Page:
Tuesday, April 17, 2012

By Herself

Stirred up with my desire to just get the carseat buckled up, the shoes on, or the coat zipped, is my amazement and pride in her growing independence. I have to take a lot of deep breaths and resist the urge to hurry her, to help her, when each day she is learning exactly what it is she can do by herself


Letting your three-year-old learn to help themselves takes such patience when it would be so much quicker to force them into their shoes. It can be painful to watch them struggle, to yell at the sock that twists or the zipper that sticks. I want to rescue her. But I know she won't learn anything from that.


I walk away, ready to respond when her grunts of determination shift into yells of frustration.
I know that this patience will pay off when she, like her brother and sister before her, becomes more independent of me: getting her own snacks, brushing her own teeth, and running out the door to play in appropriate clothing.

What fascinates me is that as she pushes me away to find her own way, she pulls tighter to me in other ways; she cries and asks for just one more kiss on the mornings that I work, and seeks just one more cuddle before bedtime. She has chosen this time to need me less in some ways, and more in others.

And like always, I put my trust in her; in these ways, she does know best. I kiss her, go out the door, come back in for a series of five quick smooches in a row, then leave her crying her head off. When I come home, it is to find her running down the driveway wearing rainbow pants and yellow rubber boots (that she put on by herself), and I celebrate the many ways she is growing each day.

11 comments:

  1. It is such a hard time, isn't it. We are also in the "let me do it" stage. It is tough to let them struggle, but so very necessary. I find the best solution is to leave them to it, just like you said, and come back when the struggle has become too much.

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  2. It is such a challenge to let the little ones work through those periods of frustration, knowing/learning where to draw the line as a parent. And each child is so different, in which "by myself" they want to tackle and in which order. Sounds like M has the perfect mix of "by myselfs", encouragement, and love. And aren't rubber boots just the best for independence?

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  3. Where do you find your patience? I feel like I'm losing mine every day! A. is 2.5, and literally driving me insane with her constant whining and crying fits. I try to encourage her to do things on her own, but she loses her own patience the minute the shoe isn't on right. These days, all I'm trying to do is a lot of deep breathing. Nice to hear that there's light at the end of the tunnel :)

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  4. I am going through the same thing here with the wee one. It all makes me alittle sad at how quickly they grow up. Her momma, my first baby, will be 29 on Monday and I am finding that so hard to get my head around. Life...it's a process.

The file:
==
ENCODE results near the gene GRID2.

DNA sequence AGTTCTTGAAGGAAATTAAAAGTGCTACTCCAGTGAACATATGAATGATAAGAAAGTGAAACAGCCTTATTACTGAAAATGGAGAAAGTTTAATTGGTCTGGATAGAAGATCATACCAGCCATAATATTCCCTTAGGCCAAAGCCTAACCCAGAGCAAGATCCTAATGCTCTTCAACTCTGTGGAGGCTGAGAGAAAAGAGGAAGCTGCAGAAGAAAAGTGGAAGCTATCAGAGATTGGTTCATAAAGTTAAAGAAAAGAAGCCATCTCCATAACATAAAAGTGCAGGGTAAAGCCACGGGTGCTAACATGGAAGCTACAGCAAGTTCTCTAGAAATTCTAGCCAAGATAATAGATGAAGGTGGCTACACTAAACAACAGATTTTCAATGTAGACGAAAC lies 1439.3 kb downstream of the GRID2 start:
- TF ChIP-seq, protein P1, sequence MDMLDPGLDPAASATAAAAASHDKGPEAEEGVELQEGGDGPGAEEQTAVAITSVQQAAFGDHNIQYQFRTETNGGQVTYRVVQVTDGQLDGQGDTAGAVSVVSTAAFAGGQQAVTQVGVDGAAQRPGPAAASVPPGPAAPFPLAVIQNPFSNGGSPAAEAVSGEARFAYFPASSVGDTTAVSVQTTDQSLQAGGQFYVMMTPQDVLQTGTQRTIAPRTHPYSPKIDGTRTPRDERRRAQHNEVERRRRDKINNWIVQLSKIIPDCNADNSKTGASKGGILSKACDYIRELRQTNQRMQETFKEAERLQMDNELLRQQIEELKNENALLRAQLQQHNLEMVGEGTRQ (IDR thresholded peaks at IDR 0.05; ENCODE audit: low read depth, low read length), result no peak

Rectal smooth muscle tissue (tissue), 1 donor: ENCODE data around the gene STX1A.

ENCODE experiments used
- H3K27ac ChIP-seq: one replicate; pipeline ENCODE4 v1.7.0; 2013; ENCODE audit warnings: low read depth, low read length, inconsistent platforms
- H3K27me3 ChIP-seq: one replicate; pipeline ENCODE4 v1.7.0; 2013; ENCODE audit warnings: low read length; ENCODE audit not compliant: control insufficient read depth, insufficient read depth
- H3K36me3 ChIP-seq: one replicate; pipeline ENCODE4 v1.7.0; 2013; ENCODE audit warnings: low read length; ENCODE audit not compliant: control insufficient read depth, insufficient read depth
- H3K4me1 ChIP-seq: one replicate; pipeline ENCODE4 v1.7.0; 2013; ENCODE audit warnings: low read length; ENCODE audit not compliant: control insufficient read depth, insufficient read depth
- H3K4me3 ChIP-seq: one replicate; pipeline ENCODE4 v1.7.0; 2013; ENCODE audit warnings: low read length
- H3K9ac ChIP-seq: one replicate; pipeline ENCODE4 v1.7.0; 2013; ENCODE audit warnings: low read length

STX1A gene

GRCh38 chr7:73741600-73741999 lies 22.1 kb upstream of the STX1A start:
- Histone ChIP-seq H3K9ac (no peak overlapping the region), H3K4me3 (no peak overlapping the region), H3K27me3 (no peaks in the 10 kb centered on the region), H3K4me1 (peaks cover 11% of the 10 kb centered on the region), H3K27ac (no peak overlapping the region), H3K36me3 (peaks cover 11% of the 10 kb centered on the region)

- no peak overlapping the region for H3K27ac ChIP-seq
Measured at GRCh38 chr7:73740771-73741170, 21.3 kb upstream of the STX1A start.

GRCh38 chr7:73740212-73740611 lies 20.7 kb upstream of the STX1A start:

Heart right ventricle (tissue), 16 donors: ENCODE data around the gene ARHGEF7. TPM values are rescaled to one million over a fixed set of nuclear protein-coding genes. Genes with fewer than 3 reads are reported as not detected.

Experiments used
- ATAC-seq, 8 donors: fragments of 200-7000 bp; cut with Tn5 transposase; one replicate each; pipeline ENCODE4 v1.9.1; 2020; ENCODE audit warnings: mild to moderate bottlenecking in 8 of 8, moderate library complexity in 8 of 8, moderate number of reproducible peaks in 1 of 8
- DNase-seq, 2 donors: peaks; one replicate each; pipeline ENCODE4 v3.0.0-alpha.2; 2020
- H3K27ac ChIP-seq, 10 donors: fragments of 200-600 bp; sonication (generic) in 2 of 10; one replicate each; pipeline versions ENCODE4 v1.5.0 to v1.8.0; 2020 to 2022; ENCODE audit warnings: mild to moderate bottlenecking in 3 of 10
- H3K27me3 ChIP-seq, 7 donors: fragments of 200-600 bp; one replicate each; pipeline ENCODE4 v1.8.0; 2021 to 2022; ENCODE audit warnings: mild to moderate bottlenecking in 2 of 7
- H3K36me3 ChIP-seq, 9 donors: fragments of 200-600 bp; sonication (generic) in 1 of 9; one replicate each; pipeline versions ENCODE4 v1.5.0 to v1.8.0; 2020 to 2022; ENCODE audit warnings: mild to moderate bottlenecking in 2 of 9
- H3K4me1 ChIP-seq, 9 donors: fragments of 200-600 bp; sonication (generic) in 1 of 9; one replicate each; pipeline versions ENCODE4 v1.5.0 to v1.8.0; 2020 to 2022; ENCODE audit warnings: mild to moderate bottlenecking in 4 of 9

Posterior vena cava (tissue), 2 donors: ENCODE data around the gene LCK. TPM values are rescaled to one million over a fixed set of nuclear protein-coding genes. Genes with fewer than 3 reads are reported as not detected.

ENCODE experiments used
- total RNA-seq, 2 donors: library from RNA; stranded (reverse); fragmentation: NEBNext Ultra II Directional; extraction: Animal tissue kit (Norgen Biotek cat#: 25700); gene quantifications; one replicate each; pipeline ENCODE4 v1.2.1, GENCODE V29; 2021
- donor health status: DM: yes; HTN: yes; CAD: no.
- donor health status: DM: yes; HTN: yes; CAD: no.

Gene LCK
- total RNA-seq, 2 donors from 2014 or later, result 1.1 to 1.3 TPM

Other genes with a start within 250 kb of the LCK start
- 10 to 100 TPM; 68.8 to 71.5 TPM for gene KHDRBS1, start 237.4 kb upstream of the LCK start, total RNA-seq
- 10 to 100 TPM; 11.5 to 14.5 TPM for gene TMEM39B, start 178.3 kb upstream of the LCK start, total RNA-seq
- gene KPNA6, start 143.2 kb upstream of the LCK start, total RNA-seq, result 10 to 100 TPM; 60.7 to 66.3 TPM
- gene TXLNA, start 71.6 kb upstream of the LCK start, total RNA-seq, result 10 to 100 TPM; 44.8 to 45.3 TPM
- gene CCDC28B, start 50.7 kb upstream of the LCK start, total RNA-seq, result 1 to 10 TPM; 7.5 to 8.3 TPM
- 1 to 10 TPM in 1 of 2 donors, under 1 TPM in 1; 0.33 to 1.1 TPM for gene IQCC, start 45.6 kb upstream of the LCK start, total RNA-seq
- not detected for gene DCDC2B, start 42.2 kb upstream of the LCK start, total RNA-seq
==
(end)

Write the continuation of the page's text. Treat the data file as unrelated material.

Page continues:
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  5. Thanks for writing this post, and reminding me to be patient and that these power struggles are actually growth..this is a time to celebrate the little person my baby is turning into. It can be so hard to be pushed away one moment and then clung to the next.

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  6. One day Alyce said, "stop rushing me, Mama." Point taken. It's so hard not to want to help them, but the feeling of watching her do it herself is unbeatable. This morning Alyce woke up, got dressed, and did her hair all by herself, before even coming downstairs to say good morning. It was awesome.

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  7. How true! Now Jago is nearly three everyday is full of me taking deep breaths and being mindful and patient!

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  8. I'm so there! I've learned to add 10 minutes to our "about to leave the house" routine so little Miss can attempt the zipper on her jacket, the velcro on her shoes and pack her purse( usually with a little pink chick then zip that up). Usually, when i see the end result, it was worth the wait. And I've given up on any of the outfits actually matching, she prefers to put all the polka dots together at one time. Heck, at least she leaves wearing clothes, and if you can't be creative with your wardrobe at 3 and a 1/2, when can you?

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  9. This is all so familiar! I don't know if my little independent three-year-old is helping me to grow in patience or not, but when I'm not pulling my hair when she continually requests her pink clothes (even when they're all dirty), I'm trying to be thankful for her sweet little self and who she is!

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  10. Oh Wow. Do I love this post. Thank you so very much for the reminder. I am so quick to want to hurry it all along in the name of efficiency. Especially with my wee lad who has only just turned 4. I often expect him to suddenly be where his older sibling is at. A terrible mistake, but easily made without more awareness. So thanks again for your great reminders.

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